MORE than 600 people have signed a Scottish Parliament petition calling for a change in the law to make it easier for parents to opt out of religious observance in schools.

The petition, raised by the organisation Secular Scotland and Inverclyde parent Mark Gordon, asks Holyrood to change the law so parents are asked first before their children take part in religious activities in schools.

Scottish novelist Christopher Brookmyre, Andrew Copson, chief executive of the British Humanist Association, and the Richard Dawkins Foundation for Reason and Science have backed the petition.

Last year, The Humanist Society Scotland said pupils in both Catholic and non-denominational schools were being indoctrinated with Christian beliefs against Government guidelines.

The society said the legal right of parents to withdraw their children from religious education and religious observance was being widely ignored in state schools.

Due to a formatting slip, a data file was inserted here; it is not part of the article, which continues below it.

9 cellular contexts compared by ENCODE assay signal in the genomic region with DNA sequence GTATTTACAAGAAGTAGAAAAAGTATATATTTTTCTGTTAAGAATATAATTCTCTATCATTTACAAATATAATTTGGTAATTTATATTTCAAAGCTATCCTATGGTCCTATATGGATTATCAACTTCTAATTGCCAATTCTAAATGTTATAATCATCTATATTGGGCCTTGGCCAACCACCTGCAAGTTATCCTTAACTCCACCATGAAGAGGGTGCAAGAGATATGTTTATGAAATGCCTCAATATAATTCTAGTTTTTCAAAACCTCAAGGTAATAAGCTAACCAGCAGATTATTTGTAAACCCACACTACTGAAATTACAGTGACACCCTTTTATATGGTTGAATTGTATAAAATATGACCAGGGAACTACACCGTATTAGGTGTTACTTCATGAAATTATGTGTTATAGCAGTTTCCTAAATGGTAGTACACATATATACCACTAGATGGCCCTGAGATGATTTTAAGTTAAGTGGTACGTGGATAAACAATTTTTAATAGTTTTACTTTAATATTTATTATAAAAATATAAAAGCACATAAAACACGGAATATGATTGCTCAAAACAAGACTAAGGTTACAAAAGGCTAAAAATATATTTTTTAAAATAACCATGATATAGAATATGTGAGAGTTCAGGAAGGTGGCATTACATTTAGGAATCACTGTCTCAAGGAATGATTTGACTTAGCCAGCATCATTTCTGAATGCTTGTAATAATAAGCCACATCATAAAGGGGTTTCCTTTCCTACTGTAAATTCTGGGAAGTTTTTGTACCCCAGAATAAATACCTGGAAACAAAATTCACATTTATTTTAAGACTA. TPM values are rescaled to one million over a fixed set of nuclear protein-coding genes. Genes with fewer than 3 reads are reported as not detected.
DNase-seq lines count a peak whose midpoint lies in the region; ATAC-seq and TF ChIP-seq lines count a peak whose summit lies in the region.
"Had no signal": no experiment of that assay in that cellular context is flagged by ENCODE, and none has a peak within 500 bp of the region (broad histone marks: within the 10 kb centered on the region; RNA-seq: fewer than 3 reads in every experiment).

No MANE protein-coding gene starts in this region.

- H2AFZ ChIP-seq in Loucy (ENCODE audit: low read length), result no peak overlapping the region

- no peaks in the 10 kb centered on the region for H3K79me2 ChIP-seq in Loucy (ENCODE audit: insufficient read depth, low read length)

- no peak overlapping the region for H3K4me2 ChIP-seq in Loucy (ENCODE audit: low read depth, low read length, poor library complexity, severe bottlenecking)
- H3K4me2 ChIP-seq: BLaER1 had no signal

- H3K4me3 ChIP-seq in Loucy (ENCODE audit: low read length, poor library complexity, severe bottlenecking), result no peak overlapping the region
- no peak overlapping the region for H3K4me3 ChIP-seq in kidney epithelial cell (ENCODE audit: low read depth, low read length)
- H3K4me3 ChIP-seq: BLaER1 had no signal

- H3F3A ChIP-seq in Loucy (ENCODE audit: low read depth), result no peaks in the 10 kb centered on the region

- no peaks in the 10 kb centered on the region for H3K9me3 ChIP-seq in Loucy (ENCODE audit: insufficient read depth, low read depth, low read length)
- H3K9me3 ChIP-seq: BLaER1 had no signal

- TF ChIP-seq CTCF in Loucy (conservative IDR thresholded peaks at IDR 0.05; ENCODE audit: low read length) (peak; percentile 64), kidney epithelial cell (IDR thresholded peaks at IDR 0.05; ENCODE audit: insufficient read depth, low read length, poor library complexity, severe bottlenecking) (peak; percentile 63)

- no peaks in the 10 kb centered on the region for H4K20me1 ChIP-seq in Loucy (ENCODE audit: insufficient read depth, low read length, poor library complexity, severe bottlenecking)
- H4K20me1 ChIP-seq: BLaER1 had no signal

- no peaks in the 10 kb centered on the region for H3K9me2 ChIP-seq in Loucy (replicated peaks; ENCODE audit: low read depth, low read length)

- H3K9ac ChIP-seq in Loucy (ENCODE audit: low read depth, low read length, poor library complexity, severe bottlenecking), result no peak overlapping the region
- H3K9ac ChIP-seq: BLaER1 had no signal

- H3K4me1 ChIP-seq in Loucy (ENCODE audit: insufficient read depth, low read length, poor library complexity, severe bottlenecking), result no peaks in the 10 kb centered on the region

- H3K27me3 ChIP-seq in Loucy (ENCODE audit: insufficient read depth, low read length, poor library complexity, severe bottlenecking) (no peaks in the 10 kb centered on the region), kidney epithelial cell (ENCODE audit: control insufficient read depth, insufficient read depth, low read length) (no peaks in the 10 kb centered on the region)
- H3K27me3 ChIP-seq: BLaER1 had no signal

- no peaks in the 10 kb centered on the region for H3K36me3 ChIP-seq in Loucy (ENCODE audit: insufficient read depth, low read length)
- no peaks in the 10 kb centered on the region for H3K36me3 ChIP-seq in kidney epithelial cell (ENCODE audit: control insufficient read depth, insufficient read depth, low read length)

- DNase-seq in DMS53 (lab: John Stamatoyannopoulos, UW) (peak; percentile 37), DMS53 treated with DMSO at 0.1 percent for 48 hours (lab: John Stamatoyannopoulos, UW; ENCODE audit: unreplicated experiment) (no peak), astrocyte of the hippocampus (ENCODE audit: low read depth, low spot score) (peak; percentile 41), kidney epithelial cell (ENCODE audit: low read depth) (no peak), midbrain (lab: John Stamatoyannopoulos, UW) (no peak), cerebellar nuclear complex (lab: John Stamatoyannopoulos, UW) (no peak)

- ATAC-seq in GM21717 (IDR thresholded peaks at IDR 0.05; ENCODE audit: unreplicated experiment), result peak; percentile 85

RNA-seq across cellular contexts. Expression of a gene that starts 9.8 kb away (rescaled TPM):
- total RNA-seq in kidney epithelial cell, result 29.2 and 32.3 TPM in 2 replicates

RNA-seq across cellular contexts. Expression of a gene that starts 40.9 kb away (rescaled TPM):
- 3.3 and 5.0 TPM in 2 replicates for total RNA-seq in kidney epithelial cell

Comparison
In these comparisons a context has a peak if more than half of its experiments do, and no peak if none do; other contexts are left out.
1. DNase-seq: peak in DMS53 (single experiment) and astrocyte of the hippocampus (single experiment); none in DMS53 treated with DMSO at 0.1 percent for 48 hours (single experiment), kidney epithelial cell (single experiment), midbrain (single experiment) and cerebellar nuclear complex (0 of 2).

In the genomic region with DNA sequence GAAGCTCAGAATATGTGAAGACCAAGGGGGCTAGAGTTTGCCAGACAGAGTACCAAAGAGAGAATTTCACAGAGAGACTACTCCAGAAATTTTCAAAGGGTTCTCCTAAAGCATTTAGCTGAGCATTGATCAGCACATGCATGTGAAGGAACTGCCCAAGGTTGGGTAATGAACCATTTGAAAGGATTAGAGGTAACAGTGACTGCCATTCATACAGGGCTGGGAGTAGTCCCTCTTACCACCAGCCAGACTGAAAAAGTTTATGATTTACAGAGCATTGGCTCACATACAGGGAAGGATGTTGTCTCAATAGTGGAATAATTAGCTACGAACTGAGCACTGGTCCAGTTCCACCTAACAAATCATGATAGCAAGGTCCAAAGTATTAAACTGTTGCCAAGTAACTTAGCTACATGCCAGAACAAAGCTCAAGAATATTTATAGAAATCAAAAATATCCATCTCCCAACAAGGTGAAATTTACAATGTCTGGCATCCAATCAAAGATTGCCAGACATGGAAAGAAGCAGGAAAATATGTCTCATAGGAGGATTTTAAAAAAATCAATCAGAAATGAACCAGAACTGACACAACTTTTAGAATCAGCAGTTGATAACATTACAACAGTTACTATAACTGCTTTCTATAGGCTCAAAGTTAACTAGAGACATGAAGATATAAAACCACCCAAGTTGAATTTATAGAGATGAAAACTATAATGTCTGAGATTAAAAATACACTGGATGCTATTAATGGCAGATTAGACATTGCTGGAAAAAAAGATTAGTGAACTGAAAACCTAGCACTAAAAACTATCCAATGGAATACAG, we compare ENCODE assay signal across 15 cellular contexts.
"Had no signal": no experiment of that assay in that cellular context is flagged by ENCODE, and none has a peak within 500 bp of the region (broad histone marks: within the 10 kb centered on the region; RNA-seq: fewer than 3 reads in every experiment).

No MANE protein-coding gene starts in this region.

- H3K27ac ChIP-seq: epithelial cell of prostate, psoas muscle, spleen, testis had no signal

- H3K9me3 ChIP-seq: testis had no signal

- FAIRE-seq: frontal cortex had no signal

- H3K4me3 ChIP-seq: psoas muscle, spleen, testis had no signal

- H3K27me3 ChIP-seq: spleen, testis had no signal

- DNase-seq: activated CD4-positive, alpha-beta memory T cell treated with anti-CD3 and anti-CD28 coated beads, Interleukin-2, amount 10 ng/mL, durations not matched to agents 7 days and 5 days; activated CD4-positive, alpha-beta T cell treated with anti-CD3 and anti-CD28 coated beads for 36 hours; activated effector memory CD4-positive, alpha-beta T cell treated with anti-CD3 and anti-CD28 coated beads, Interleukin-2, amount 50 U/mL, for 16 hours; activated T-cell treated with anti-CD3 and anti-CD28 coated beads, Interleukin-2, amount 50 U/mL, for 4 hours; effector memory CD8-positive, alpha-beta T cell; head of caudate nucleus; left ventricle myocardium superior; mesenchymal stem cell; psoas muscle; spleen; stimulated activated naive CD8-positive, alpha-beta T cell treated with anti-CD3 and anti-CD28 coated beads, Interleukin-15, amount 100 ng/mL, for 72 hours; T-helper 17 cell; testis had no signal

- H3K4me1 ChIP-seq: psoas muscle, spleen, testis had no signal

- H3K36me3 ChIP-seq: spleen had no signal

Since 2005, Scottish schools have been required to make parents aware they can remove their children from religious education and observance.

However, churches have argued it is the responsibility of the headteacher to make parents aware of all aspects of the curriculum and how it may affect individual children.

They believe religious observance courses in all schools are so inclusive that there would be very few occasions when a parent felt they should exercise the right to opt out.

The 2001 census found 28% of Scots said they had no religion. Church attendance on Sundays is in long-term decline.